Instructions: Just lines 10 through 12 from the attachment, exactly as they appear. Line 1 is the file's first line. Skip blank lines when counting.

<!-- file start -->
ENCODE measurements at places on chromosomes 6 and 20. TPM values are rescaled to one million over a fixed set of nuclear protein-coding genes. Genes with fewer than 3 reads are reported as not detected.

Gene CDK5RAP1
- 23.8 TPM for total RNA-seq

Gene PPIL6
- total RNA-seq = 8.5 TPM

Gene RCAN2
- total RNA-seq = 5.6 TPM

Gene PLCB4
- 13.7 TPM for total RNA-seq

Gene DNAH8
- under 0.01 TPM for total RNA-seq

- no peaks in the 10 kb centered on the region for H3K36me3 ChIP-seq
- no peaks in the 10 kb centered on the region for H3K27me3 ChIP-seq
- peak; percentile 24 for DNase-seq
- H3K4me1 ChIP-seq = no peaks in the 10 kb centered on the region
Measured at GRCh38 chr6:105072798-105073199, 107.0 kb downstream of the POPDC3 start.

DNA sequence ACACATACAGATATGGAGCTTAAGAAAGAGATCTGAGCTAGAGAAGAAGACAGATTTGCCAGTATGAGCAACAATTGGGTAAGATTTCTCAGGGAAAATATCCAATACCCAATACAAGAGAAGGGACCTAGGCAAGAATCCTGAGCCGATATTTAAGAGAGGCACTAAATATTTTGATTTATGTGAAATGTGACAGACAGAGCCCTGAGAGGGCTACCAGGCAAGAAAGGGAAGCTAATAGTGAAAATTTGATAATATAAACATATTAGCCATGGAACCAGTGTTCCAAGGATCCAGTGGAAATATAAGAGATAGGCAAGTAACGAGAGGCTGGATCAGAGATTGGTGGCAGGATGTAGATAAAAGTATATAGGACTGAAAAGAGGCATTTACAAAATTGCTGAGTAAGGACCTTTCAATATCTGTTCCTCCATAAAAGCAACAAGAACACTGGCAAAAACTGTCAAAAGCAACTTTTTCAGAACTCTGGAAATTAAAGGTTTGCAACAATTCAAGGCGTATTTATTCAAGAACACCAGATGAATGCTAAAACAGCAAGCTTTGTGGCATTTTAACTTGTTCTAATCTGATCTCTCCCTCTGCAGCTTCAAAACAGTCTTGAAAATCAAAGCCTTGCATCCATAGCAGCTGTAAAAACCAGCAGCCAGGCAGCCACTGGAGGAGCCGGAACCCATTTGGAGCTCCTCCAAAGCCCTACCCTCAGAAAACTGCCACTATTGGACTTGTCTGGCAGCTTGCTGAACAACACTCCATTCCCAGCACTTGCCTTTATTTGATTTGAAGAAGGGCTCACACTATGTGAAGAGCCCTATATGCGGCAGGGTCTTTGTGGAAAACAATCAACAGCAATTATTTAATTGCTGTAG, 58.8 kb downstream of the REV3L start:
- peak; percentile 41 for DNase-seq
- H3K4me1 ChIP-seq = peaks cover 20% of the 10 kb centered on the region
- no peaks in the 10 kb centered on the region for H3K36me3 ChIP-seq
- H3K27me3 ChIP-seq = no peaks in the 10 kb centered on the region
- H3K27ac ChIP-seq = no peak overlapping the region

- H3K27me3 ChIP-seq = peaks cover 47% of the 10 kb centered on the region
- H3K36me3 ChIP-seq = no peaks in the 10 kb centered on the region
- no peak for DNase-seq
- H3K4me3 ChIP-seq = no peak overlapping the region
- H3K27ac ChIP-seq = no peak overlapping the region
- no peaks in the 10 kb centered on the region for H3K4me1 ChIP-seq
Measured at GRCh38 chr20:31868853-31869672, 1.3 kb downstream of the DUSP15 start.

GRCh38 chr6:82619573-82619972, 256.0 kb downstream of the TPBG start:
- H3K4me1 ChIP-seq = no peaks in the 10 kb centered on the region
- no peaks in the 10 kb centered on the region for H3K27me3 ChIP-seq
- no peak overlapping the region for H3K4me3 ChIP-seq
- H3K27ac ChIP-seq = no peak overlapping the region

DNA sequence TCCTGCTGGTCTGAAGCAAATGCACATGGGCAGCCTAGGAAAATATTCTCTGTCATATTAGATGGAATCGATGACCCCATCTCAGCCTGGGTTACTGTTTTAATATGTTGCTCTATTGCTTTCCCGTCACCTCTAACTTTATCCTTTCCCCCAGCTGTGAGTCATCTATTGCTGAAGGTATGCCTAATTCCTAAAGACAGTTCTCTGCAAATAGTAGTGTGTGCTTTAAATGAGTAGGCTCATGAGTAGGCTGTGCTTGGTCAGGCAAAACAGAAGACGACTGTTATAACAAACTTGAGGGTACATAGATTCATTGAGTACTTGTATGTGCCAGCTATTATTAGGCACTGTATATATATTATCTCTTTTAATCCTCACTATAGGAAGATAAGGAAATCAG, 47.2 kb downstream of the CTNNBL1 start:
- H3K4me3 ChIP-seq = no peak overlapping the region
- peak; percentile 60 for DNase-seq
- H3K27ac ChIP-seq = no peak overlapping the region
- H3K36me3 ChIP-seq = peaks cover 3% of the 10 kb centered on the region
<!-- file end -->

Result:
Gene DNAH8
- under 0.01 TPM for total RNA-seq

- no peaks in the 10 kb centered on the region for H3K36me3 ChIP-seq